For example The Insolvency Act, 1986 enables a liquidator of a company to apply to the Court to seek wrongful trading contribution orders from directors and/or ex-directors if the liquidator must show that before the commencement of the winding-up, the company carried on incurring liabilities when the defendant “knew, or ought to have concluded, that there was no reasonable prospect of the company avoiding an insolvent liquidation.”

There are also wide-ranging investigatory powers to call in an insolvent company’s property; make inquiries of relevant persons and investigate the company’s affairs including summoning any person (including directors) who has, or is suspected to have, property or relevant information in their possession before the court for a private examination. There are also wide powers to investigate an insolvent company’s affairs by applying to court for an order summoning an officer or connected individual to appear before the court (i.e., for private examination).

Although the directors have a statutory duty to co-operate with the insolvency officials by accurately, fully and promptly responding to the questionnaire, they would be well advised to consider taking legal advice before they put pen to paper on their reply.

Steps the Insolvency Office/The Insolvency Service can take against an errant director

When an Insolvency Official becomes aware of a cause of action capable of being pursued which will benefit a company’s creditors, they have wide discretion over what to do.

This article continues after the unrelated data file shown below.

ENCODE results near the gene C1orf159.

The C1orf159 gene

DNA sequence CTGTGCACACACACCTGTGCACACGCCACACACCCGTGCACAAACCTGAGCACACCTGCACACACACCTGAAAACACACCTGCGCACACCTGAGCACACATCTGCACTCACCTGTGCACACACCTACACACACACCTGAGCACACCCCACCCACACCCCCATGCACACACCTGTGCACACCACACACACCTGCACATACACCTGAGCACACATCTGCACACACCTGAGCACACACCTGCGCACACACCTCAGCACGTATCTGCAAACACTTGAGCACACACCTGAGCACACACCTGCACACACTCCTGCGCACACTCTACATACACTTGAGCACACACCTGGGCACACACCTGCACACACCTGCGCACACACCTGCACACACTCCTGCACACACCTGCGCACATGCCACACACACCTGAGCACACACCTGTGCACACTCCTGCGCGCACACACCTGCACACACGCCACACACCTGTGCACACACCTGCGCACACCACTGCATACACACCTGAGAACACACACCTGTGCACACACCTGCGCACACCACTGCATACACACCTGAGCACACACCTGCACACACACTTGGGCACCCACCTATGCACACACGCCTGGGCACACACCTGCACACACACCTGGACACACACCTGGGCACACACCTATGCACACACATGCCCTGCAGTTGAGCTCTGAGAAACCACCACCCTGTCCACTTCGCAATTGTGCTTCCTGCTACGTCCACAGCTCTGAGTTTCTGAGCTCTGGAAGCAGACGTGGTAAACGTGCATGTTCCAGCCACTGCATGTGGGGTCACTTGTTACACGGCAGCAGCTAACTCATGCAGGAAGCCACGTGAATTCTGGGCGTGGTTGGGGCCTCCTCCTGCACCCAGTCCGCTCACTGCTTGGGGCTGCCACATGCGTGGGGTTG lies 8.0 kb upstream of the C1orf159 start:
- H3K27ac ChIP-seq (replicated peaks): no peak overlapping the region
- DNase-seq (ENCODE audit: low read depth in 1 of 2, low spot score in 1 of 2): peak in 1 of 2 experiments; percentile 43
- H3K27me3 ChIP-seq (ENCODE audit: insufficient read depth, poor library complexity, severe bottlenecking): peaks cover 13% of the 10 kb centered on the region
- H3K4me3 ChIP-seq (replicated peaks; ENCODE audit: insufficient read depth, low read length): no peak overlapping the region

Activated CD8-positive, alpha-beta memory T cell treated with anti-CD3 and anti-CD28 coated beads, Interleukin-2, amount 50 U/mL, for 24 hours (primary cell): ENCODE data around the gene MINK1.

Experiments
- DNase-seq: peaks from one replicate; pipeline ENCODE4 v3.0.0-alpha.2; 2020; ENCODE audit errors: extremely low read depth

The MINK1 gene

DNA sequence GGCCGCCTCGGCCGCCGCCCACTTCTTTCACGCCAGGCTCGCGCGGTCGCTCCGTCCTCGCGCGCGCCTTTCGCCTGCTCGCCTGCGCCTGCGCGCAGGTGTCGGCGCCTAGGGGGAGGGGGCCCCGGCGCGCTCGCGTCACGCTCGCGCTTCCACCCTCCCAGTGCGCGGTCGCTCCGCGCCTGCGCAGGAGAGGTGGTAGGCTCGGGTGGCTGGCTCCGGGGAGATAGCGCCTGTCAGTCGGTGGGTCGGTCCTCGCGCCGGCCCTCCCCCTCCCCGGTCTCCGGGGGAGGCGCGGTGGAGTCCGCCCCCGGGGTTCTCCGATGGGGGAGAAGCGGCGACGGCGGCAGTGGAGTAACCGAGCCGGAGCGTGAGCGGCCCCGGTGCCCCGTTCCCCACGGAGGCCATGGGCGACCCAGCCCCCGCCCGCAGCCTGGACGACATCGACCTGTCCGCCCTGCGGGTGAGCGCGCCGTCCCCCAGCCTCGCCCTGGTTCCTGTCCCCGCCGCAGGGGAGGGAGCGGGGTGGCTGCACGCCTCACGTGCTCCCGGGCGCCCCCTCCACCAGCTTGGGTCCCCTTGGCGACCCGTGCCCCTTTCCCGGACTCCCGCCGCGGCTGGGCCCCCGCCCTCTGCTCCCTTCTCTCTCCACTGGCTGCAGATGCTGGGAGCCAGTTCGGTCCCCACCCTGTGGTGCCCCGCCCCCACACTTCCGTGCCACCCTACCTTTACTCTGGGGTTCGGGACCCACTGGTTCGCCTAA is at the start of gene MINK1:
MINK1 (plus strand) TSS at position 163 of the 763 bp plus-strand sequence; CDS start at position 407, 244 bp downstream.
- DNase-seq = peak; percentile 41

As well as looking at the facts of the particular case, they will also consider whether the proposed defendant has sufficient funds to satisfy any possible successful judgment.

Often cases are easier to bring against a director when the administration of the company was substandard i.e., there was no board meetings/management accounts etc.

The insolvent estate may have sufficient funds to finance an action (including the contingent cost of an indemnity for any personal liability incurred by the Insolvency Official if the case is lost). In such cases, Insolvency Officials may legitimately use those funds to take action, provided they exercise proper commercial judgement. Often their choices are:

  • do nothing;
  • ask creditors to fund the action;
  • fund the action themselves or get their IP firm to do so;
  • enter into a conditional funding agreement with their lawyers either with or without funding insurance;
  • enter into a funding agreement or assignment of the proposed cause of action with a third-party funder; or